Birds, Beasts and Bandits – 14 days with Veerappan by Krupakar and Senani

This book was highly recommended by someone in a ‘Book Reading Club’ on fb, just a few days back. I have a fascination for wildlife so I was drawn towards this book and intrigued by the mention of Bandits especially Verrappan. I ordered this book which seemed to be different and interesting.

Presumably, the book is a comic account of 14 days of being hostage to the dreaded bandit Verrappan and his companions. The two hostages were constantly kept on the move. During the move they witness the plant and animal diversity in the jungles of Karnataka and Tamil Nadu. They are in awe of Verrappan’s knowledge of the local flora and fauna.

The kidnapped photographers, Krupakar and Senani, who have also authored this book, become closer to Verrappan and experience the strange mix of cruelty and humanity in him.

To start with, I found this book extremely amateurish or maybe for the young adults. It lacked depth; about birds, about beasts and the bandits too!! Most of the statements are self contradictory. Though the writer claims that Verrappan had wide knowledge about the wildlife, he himself narrates accounts where frequently the bandits keep asking the writer about the birds they see on the move. The writers claim that they were constantly on the move but in 14 days, they changed only three camps and that too within Karnataka. They did not venture into Tamil Nadu though the book cover mentions their traversing the jungles of the latter state too.

In the very beginning of the book, Krupakar narrates the incidents where he interviews the people for Verrappan, of a van captured by the bandits because the kidnappers have no knowledge of Kannada. Why would a seasoned bandit lay his trust on two hostages whom he has kidnapped half a day ago? I could not connect with this idea. The writer has tried hard to make it into a funny account but he has failed miserably.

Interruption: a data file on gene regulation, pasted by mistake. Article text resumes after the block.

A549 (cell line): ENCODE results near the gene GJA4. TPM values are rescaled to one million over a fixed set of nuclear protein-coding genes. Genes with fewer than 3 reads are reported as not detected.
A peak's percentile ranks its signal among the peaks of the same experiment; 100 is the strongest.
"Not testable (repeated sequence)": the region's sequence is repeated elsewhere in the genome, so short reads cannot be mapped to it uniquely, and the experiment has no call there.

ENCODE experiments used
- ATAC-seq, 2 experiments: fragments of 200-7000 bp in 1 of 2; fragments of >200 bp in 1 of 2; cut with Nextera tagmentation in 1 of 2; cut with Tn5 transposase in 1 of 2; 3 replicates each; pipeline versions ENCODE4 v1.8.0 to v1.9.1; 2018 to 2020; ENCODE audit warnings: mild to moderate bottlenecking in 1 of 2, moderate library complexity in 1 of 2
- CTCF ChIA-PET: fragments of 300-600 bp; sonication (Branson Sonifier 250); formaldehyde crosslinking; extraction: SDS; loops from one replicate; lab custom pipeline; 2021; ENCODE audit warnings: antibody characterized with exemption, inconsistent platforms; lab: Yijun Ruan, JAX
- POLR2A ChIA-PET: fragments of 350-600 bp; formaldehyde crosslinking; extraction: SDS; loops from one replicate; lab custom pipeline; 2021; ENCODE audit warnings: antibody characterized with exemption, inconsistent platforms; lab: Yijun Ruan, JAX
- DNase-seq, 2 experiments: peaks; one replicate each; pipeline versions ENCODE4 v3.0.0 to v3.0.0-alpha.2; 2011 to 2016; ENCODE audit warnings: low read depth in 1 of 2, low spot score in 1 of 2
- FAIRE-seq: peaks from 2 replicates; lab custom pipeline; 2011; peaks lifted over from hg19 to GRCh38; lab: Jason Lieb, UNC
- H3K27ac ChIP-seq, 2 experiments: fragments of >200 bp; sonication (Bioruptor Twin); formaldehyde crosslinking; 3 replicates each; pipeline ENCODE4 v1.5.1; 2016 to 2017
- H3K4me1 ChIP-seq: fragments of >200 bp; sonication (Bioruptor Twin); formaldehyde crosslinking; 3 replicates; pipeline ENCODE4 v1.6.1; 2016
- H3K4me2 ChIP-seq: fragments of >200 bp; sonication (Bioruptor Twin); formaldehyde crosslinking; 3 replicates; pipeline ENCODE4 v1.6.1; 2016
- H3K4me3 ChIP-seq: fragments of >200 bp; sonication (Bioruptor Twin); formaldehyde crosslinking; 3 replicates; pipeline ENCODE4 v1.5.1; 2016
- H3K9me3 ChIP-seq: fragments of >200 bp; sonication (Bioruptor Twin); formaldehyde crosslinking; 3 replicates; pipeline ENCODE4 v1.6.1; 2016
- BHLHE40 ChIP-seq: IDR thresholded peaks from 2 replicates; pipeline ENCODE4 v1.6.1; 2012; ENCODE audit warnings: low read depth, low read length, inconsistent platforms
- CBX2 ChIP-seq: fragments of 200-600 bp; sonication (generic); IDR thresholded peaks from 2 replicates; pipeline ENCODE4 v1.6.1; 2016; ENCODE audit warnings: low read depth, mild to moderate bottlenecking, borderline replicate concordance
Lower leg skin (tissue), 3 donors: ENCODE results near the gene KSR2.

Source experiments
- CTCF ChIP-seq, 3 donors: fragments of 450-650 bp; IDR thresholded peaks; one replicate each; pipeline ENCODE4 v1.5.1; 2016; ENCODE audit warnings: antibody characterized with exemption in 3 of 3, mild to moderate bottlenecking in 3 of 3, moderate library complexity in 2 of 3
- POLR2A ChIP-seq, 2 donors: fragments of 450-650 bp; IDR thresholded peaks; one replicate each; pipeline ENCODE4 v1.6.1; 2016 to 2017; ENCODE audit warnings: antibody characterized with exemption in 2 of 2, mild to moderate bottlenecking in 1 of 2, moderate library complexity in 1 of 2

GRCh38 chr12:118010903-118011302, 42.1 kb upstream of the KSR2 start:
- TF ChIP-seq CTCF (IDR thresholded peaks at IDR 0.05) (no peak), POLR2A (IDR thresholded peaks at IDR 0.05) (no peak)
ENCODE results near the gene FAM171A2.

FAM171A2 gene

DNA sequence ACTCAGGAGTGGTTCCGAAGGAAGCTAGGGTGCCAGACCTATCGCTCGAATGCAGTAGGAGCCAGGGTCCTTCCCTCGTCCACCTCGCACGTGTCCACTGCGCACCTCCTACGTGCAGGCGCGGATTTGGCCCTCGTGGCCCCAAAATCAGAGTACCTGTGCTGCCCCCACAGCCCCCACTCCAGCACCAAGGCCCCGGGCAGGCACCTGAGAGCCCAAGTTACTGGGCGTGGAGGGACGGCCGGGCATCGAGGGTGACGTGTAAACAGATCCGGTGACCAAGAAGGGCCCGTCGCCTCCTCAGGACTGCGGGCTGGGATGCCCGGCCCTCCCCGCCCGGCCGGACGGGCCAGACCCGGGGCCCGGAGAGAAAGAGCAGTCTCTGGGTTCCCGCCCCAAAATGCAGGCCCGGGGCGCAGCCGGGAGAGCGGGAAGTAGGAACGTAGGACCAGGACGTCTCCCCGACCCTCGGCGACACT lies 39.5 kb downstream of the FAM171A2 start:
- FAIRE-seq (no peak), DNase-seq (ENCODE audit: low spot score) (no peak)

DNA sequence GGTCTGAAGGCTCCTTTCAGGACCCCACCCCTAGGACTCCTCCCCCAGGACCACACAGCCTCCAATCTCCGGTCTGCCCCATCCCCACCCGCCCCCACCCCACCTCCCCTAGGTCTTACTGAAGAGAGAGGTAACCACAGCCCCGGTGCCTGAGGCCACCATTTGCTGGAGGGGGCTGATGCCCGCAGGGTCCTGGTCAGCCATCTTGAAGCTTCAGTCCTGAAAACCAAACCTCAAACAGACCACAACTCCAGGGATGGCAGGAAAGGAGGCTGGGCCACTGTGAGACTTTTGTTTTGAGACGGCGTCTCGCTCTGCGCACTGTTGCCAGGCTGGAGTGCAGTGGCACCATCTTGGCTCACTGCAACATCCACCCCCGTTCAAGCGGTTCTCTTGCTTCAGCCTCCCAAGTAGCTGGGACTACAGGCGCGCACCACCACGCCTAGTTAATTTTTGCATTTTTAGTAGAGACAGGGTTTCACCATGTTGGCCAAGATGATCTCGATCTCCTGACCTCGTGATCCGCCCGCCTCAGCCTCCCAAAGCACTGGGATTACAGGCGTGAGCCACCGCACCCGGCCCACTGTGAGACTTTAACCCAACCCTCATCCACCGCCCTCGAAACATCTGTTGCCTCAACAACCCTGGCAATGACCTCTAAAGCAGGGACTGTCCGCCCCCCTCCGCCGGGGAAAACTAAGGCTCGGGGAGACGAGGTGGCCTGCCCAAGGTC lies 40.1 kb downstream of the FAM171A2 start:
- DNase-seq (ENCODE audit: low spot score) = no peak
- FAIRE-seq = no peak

My verdict: I could have used this money to buy a better book! The book might interest teenagers, so I would lend it to them.Lastly, if you get attracted to the book cover which is indeed fascinating, don’t buy the book, borrow it from me!

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Ever read books by Arun Joshi, Temsula Ao and the likes…

Today, I finished reading the book ‘Laburnum For My Head’ by Temsula Ao. The stories were short and crisp describing the lives of people of Nagaland. Every story was different from the other with a strong narrative. But this post is not a review of the book. After reading her book I felt compelled to write a post appreciating not only hers but the works of Indian writers and thus promoting them.

Laburnum for my Head by Temsula Ao.

I have become an avid reader since 10-12 years. In this (short) duration, I read books from authors all across the global and enjoyed devouring their contents. But I have also come to realise that sadly, like all other aspects, we undermine the talent of Indian authors too. If given a choice between two books on a topic, we prefer a foreign author. We lack the will to appreciate our own!!

We were ruled by foreigners for centuries and now our brains are ruled by their ideas and thoughts, they subtly ingrain through their writings, musings or anecdotes.

In the recent past I accidentally came across two Indian writers – Arun Joshi and now Temsula Ao; neither are their books promoted nor are they heard about in book clubs.

Though I would not make any false claims about Temsula Ao because this is just one book of hers that I completed reading today, for which she won the Padma Shree Award in 2007. But Arun Joshi, a writer from 1970s was a chance but delightful discovery. His works are crisp, well-articulated, powerful, bringing the imagery and characters to life. I have already read three novels he wrote and intend to read the rest of them in the near future.

Shashi Deshpande is another talented Indian author who won the Sahitya Akademi Award for her novel That Long Silence. She has aged and unfortunately has not written any books in the last 4-5 years. Nonetheless her previous works are a treasure trove, a treasure I have collected over the years in my personal library.